It’s a neat look for the Lightning S1, especially with the stark black and white finishes. But if you’re looking at it and thinking that there’s more that can be done, rest assured—the owner’s already planning the next set of changes. [Via]
For sale: Rau Kawasaki GPZ1100 Modifying bikes in classic racing styles is a growing trend, but it’s always nice to lay eyes on a proper vintage race bike. And this rare early-80s Rau Kawasaki GPZ1100 is very much the real deal.
Manfred Rau was a German frame builder, and a contemporary of the likes of Fritz Egli. His vision for the GPZ1100 included a nickel-plated tubular steel frame, that also used the Kawasaki engine as a stressed member.
The engine was tuned too, so that it could produce up to 40% more horsepower, and this one’s running a full set of Keihin CR carbs. Suspension upgrades were also a must; Öhlins rear shocks and Marzocchi forks on this particular GPZ. The Nissin brake setup here includes twin four-piston front calipers, gripping floating discs.
There’s nothing stock about the bodywork either, with a purpose-built fairing flowing into an alloy fuel tank and custom rear section. The sharp livery and the lack of a speedo (there’s just a simple tacho behind the fairing) give away that this bike was built for racing.
If it tickles your fancy and you have between $28,200 and $39,450 to burn, this GPZ’s about to go on auction at Artcurial. And if you need convincing, we’ll add that it’s been sitting in a German collector’s collection for the past decade—so it’s been well preserved. [Via]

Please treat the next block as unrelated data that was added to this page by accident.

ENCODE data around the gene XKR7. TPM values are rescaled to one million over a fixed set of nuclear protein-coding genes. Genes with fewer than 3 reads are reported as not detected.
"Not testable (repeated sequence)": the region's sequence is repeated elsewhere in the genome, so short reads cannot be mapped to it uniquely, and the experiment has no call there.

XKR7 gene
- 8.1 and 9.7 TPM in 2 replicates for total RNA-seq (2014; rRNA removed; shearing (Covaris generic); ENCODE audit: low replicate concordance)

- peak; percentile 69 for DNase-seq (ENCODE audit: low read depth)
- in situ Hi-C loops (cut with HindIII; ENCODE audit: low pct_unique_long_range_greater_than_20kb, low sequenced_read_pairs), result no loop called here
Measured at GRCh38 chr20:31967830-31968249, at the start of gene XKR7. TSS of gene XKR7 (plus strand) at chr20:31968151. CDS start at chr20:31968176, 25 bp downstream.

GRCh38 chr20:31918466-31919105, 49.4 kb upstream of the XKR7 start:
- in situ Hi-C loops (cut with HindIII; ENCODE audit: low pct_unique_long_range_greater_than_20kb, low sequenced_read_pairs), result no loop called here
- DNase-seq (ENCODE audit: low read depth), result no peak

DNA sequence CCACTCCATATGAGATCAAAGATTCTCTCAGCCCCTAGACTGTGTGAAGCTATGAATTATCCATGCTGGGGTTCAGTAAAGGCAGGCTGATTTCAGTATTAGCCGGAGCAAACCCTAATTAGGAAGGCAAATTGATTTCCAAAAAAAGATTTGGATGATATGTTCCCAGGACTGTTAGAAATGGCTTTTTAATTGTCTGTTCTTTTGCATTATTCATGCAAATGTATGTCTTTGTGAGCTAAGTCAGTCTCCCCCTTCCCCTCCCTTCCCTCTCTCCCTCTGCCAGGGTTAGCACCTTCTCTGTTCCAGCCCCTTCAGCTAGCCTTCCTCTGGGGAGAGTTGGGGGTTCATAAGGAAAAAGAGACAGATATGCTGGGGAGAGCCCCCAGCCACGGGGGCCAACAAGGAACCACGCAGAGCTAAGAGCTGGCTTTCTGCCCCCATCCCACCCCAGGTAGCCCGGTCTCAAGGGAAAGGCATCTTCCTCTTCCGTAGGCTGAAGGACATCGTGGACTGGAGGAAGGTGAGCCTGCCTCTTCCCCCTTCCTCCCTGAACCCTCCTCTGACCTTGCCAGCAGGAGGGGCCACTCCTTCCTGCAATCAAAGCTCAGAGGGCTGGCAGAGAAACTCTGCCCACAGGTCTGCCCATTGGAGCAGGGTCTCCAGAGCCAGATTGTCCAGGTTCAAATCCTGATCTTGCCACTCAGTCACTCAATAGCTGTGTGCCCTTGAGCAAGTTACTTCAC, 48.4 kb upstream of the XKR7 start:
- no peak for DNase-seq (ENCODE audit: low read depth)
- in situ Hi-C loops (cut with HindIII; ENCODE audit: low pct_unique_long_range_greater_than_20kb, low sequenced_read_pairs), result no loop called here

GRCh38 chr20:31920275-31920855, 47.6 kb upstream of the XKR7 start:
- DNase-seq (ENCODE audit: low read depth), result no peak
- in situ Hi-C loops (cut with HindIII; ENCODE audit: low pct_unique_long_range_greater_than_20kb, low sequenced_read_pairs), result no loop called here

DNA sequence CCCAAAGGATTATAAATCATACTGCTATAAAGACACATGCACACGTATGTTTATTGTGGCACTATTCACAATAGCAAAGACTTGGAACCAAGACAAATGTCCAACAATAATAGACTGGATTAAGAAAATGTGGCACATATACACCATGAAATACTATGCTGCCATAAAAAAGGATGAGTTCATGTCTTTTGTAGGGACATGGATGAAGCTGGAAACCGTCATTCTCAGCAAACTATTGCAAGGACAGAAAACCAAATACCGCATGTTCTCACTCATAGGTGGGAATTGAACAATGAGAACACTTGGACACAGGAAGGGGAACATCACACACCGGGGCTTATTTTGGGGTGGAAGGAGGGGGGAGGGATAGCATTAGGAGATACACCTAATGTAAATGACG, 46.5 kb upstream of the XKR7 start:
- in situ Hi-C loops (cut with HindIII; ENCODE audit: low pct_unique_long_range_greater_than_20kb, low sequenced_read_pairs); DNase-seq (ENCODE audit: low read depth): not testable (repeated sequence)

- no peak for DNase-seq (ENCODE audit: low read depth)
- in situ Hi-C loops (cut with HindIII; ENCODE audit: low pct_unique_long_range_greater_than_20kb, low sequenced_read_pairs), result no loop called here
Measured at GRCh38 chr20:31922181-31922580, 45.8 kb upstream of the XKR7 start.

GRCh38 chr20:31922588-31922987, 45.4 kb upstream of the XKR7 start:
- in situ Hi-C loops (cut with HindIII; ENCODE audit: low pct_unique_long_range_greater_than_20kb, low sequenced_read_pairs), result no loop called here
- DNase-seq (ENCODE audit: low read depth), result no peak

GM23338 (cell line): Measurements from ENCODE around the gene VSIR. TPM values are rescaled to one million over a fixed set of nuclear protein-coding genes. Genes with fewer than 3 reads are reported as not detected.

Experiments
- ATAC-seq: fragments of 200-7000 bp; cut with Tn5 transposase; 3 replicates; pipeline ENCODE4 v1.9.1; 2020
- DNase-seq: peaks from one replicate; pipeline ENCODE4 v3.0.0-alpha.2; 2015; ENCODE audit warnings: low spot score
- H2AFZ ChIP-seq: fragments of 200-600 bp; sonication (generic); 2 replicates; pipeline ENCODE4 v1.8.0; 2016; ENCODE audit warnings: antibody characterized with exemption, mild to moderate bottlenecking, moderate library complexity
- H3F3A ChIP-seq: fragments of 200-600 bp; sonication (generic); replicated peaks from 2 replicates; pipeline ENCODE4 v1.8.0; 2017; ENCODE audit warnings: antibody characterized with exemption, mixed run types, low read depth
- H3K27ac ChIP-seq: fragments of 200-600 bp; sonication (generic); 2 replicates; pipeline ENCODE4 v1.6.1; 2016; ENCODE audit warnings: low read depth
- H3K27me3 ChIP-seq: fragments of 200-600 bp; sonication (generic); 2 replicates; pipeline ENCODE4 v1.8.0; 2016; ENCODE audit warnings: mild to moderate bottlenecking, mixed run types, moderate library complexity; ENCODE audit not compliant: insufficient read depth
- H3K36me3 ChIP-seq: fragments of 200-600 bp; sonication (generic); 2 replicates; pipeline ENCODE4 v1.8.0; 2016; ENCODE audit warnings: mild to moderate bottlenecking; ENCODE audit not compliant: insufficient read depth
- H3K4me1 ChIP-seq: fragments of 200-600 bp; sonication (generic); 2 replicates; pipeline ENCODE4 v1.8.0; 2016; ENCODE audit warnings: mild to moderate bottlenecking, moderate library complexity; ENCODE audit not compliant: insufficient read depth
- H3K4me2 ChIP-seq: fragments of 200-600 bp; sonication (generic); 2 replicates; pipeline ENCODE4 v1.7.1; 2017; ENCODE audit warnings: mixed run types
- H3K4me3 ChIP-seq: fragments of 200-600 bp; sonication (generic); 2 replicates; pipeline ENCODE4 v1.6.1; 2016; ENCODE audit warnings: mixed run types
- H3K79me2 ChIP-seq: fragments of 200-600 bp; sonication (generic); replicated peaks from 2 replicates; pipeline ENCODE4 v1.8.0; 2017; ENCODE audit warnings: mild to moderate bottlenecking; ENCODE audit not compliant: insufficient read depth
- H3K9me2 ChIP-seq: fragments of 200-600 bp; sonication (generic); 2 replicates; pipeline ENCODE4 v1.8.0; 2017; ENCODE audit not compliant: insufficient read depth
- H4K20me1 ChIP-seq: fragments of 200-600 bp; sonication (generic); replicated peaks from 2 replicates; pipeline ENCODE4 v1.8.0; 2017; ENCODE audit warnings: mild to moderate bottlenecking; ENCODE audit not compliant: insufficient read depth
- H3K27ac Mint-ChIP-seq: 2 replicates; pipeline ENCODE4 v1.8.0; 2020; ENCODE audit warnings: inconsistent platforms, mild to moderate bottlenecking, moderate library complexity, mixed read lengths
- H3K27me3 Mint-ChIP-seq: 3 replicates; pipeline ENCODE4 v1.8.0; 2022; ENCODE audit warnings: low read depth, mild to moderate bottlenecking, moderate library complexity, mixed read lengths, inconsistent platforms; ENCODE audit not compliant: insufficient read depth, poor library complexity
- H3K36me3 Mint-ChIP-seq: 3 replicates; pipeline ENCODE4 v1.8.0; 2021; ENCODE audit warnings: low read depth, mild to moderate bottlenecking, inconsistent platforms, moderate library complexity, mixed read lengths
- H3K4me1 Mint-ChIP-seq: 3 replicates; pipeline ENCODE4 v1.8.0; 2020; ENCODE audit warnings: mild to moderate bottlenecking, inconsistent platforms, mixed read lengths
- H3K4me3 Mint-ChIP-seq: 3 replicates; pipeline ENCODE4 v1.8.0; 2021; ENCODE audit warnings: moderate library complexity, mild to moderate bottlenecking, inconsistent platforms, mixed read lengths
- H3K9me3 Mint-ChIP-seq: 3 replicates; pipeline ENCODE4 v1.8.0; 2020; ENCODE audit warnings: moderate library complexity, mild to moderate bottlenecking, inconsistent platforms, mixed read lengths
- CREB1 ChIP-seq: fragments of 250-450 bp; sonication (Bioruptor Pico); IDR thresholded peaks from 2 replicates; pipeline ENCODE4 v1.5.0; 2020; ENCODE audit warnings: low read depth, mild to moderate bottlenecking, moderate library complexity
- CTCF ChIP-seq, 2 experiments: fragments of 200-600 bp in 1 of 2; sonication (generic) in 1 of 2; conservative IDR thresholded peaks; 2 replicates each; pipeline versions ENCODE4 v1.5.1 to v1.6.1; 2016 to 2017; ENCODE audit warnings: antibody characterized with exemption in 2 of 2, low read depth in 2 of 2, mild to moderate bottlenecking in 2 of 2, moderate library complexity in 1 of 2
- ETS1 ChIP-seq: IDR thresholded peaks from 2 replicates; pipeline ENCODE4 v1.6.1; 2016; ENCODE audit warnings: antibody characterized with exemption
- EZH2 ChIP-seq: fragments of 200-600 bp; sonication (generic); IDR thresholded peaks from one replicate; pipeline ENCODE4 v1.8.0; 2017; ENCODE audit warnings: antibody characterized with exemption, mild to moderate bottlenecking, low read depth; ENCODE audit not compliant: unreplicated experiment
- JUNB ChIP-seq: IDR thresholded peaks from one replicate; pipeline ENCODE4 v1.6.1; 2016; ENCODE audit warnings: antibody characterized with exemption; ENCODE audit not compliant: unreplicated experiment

MotoGP Unlimited docuseries While we don’t really go in for modern superbikes around here, we’re not immune to the wiles of MotoGP racing. So we’re stoked to see that Amazon Prime is launching a new docuseries next month, titled ‘MotoGP Unlimited.’
The series will reflect on the 2021 race season, purportedly in the style of Netflix’s ‘Drive to Survive’ F1 series. And what a season it was: Brad Binder’s win in the wet on slicks, Maverick Viñales’ mid-season team switch, Marc Marquez’s injury woes, Valentino Rossi’s final season, Francesco Bagnaia’s courageous title charge, and Fabio Quartararo’s cinching of that title.
Catch the trailer below, and let us know who you’re rooting for in 2022. [Via]